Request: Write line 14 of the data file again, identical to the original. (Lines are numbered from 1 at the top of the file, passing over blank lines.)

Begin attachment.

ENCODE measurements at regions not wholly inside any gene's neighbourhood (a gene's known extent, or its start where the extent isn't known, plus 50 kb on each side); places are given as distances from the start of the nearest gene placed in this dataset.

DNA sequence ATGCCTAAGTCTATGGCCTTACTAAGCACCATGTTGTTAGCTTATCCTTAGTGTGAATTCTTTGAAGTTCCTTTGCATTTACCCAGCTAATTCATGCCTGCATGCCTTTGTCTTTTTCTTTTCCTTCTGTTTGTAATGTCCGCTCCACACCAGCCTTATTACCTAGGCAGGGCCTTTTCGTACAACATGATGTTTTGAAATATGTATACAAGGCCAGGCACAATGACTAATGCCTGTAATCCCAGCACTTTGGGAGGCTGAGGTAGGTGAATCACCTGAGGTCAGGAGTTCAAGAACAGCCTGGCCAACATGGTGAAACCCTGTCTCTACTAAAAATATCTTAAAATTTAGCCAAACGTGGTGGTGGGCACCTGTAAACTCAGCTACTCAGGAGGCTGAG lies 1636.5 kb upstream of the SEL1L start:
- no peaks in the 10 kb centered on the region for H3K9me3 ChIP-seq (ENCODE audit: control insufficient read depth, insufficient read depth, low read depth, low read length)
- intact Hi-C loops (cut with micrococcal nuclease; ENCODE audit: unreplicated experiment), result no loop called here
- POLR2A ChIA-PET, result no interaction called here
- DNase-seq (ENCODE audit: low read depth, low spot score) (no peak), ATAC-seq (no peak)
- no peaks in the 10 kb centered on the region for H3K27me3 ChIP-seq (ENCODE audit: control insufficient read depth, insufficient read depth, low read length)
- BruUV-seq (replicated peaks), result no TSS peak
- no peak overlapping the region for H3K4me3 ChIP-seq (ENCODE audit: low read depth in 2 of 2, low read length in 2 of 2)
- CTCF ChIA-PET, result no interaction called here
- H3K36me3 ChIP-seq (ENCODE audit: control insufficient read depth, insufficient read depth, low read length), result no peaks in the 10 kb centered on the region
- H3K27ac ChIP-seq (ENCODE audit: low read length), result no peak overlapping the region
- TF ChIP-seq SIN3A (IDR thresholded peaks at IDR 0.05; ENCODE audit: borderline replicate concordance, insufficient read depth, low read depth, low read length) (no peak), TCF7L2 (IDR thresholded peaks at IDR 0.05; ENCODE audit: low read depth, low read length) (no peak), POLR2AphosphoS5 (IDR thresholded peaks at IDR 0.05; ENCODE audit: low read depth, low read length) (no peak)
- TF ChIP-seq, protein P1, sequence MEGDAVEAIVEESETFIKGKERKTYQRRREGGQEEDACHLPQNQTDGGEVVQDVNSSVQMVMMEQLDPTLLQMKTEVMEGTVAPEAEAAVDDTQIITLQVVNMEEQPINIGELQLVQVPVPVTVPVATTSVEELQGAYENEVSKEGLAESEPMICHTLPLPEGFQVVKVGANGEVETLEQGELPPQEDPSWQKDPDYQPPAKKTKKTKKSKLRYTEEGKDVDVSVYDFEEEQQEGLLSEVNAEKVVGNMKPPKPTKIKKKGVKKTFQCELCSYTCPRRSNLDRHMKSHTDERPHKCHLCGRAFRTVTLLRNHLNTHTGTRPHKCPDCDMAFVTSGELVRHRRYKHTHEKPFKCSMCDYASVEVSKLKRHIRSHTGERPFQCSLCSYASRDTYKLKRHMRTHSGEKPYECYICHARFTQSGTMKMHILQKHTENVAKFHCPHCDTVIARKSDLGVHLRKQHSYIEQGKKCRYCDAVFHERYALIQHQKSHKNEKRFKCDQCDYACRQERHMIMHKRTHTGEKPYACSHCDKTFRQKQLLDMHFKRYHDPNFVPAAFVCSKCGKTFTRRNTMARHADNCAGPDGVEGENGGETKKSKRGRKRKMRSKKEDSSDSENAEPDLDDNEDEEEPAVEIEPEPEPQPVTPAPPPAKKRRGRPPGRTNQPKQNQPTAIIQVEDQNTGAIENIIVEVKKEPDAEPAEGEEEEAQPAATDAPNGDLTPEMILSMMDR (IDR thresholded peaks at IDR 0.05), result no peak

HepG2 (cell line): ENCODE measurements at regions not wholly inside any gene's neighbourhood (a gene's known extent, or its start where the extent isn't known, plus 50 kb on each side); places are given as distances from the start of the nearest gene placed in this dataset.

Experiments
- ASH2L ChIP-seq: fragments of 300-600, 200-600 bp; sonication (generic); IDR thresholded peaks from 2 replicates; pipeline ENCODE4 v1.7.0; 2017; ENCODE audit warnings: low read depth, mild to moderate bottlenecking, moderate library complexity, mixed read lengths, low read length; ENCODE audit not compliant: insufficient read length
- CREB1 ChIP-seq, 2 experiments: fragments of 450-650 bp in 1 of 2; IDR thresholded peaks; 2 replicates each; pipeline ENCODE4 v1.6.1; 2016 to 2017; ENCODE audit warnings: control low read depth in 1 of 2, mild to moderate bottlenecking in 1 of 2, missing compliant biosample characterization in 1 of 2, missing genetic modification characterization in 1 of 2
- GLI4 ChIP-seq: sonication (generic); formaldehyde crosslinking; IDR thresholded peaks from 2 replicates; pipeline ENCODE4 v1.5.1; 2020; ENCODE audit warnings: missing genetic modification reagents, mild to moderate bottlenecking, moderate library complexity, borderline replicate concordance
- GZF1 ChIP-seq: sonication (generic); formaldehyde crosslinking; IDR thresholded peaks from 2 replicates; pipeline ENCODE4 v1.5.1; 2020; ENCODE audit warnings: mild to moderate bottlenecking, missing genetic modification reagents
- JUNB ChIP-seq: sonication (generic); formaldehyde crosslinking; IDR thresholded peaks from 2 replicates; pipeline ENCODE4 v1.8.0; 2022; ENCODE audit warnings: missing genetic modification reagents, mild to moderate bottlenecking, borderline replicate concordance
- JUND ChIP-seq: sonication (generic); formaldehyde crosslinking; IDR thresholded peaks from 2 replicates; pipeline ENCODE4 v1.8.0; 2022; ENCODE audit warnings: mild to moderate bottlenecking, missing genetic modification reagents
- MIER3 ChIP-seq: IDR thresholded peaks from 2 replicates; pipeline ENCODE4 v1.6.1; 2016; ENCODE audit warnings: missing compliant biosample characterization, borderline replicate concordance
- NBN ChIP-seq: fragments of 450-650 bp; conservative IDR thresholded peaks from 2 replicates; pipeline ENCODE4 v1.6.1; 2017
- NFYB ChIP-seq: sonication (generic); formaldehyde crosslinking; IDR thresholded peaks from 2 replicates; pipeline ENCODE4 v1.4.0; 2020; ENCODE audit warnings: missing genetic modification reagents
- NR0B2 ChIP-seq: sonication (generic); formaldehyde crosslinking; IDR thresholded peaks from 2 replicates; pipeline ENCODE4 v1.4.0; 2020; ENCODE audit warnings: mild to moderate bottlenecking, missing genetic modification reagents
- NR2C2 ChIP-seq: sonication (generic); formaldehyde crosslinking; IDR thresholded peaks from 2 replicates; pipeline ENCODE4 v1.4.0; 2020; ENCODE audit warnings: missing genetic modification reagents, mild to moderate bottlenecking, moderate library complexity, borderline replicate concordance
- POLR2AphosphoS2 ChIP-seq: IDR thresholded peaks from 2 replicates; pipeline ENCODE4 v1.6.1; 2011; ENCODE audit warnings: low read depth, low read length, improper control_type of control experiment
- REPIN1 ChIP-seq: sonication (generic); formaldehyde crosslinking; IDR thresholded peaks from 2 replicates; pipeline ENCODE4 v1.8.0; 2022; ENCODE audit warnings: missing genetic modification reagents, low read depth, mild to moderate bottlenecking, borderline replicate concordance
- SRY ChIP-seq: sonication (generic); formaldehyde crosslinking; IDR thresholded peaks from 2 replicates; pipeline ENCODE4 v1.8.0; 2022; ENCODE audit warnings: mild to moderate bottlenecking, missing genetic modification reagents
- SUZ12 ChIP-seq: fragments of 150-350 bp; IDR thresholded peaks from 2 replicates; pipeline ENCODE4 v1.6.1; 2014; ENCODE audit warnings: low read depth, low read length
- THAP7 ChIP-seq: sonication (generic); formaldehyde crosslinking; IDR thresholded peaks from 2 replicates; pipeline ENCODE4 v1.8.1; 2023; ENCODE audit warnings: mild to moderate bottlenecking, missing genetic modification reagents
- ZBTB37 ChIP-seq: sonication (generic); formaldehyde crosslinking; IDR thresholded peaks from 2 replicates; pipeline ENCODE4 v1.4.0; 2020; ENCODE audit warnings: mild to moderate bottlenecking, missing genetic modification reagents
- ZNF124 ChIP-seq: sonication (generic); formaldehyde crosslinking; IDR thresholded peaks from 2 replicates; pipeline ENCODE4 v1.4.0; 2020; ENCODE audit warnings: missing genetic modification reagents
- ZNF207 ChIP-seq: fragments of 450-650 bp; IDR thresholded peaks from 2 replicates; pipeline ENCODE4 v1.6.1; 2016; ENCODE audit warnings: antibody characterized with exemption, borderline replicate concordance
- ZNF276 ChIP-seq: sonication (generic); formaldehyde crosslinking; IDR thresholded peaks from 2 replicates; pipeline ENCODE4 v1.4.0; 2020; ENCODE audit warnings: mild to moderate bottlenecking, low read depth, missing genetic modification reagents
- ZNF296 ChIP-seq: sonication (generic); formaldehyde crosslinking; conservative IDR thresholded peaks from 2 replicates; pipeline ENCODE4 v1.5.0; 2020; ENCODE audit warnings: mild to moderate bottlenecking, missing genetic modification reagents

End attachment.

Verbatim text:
- TF ChIP-seq, protein P1, sequence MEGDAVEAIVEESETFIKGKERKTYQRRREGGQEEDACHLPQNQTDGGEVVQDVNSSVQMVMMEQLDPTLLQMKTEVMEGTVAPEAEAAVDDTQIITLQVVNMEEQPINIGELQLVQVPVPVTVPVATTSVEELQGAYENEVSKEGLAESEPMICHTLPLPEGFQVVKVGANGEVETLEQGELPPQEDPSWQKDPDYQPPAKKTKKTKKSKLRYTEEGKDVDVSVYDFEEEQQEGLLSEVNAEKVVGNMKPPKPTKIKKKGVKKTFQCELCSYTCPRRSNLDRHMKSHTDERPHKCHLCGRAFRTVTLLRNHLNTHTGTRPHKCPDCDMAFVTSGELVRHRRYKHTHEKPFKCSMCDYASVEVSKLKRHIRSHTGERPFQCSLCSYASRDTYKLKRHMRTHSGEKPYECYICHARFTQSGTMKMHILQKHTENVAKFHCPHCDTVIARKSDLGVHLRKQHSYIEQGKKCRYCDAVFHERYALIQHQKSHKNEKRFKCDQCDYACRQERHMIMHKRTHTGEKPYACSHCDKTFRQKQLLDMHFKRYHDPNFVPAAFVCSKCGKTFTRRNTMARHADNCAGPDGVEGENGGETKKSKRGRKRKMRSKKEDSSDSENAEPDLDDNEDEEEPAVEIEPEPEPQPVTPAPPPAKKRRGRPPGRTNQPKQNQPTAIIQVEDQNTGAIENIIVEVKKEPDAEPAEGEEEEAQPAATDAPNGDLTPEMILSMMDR (IDR thresholded peaks at IDR 0.05), result no peak